I believe it is waterproof and there would be no issues with being period correct.
I think it requires a binder material like grass clippings or sawdust.
I would make sure that horn is clean of any powder because pitch requires a low-level heat source.
Hide glue is plenty strong but I think it has to be kept dry. I think it needs waterproofing of some sort even after setting. Snakeskin might be one solution to this.
Still the strongest repairs would still be the modern glues like the types already mentioned.
I just had to deal with this, with my Buffalo horn.
There is no other glue than Zap-A-Gap (green). I’ve been using it for 25 years, or more. My first application was connecting my leader to my fly line, Dave Whitlock style. Zap-A-Gap is a kind of Crazy Glue, but slightly thick, viscous, and it does not set instantly, so you can make quick adjustments. It is very strong. I put some on a needle, and carefully filled the cracks in my horn, inside and out. Perfect repair. It fills gaps! I use Zap-A-Gap a lot. Great stuff!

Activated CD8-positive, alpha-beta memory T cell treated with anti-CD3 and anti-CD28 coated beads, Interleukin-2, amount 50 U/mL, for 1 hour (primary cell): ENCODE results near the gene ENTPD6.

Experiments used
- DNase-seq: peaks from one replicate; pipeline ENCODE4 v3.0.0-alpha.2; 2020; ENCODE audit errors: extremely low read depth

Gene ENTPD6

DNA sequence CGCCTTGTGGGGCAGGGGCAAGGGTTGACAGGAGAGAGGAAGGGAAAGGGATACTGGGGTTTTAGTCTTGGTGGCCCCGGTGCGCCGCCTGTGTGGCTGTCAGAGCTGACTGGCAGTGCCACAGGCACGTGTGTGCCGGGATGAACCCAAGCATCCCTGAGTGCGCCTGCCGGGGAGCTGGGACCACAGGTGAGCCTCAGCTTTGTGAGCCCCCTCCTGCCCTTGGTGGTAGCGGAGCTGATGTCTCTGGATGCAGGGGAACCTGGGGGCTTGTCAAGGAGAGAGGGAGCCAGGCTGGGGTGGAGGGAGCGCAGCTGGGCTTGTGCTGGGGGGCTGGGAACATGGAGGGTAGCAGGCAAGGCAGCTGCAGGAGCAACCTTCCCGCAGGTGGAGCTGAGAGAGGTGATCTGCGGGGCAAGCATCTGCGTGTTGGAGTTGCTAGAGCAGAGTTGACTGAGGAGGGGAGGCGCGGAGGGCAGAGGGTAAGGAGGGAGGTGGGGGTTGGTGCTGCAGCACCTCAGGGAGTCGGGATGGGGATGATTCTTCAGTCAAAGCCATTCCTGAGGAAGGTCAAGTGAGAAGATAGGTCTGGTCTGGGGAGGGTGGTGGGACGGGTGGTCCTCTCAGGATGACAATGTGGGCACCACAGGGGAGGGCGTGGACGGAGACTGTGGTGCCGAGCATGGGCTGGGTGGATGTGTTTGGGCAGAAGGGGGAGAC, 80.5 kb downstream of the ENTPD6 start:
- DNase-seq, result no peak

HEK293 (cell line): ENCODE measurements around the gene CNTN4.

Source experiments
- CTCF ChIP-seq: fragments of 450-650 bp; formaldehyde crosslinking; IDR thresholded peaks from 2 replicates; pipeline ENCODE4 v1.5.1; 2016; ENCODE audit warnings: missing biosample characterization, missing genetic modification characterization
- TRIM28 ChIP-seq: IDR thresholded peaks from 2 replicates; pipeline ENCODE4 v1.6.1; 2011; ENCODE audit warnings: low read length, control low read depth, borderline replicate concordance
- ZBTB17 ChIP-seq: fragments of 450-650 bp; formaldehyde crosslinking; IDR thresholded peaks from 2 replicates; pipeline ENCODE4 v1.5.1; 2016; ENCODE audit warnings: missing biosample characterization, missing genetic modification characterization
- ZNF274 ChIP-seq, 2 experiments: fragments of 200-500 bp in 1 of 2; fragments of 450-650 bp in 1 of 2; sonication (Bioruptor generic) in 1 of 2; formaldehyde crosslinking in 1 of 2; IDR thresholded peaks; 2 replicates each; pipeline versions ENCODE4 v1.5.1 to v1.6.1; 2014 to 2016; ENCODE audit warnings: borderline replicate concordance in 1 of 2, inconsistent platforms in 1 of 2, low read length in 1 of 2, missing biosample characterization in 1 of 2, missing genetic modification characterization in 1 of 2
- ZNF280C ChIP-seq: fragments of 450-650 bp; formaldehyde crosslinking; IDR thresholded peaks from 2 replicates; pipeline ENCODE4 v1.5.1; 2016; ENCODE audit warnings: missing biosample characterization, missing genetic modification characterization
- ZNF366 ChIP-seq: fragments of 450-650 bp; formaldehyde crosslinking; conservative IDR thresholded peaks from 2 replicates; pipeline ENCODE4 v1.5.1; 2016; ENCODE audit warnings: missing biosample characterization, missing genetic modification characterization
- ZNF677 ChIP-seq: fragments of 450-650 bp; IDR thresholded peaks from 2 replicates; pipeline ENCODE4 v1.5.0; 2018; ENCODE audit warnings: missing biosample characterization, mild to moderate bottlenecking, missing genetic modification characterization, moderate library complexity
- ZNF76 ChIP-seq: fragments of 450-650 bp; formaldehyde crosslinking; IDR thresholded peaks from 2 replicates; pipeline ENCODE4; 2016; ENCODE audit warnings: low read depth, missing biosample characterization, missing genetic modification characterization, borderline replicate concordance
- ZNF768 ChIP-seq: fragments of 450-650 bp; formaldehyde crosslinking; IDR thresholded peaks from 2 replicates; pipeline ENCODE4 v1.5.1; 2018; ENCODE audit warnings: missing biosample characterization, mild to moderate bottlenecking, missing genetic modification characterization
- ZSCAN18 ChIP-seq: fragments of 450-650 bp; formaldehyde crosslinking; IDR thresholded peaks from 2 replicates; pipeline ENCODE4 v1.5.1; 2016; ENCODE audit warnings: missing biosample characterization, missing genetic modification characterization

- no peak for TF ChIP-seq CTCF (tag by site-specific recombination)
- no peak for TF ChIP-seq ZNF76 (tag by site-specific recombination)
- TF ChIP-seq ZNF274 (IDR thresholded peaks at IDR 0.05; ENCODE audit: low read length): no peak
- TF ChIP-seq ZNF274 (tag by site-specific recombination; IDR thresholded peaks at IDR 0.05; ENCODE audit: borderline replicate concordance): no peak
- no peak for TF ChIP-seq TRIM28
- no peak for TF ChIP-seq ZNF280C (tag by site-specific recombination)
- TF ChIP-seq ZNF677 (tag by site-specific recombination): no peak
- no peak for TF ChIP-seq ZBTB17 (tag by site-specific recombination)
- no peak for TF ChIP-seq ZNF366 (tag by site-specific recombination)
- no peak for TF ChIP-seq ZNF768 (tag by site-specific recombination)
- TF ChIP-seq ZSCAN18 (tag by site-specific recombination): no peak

I had a horn crack like that. I filed a groove around the circumference and poured a pewter ring. Filed it flush and it’s held for the past 10 years or so. I didn’t glue the crack but maybe I should have. Anyway, it works and looks cool too.
A lot of traditional original horns with split ends were repaired with sewing thimbles with the small end of the thimble removed. Sewing thimbles were an item traders carried , where ever they went on the frontiers. There are examples pictured of this repair , in horn books. In actuality , a modern time repair would be good with the addition of some Epoxie glue, as well.
Townsend’s has a good YouTube vid up on making hide glue. Raw hide dog chews work well.
As you don’t need much, one small dog curl can make your glue and you cold use the other to make a raw hide wrap around the end.
Hide glue is stronger then wood or horn.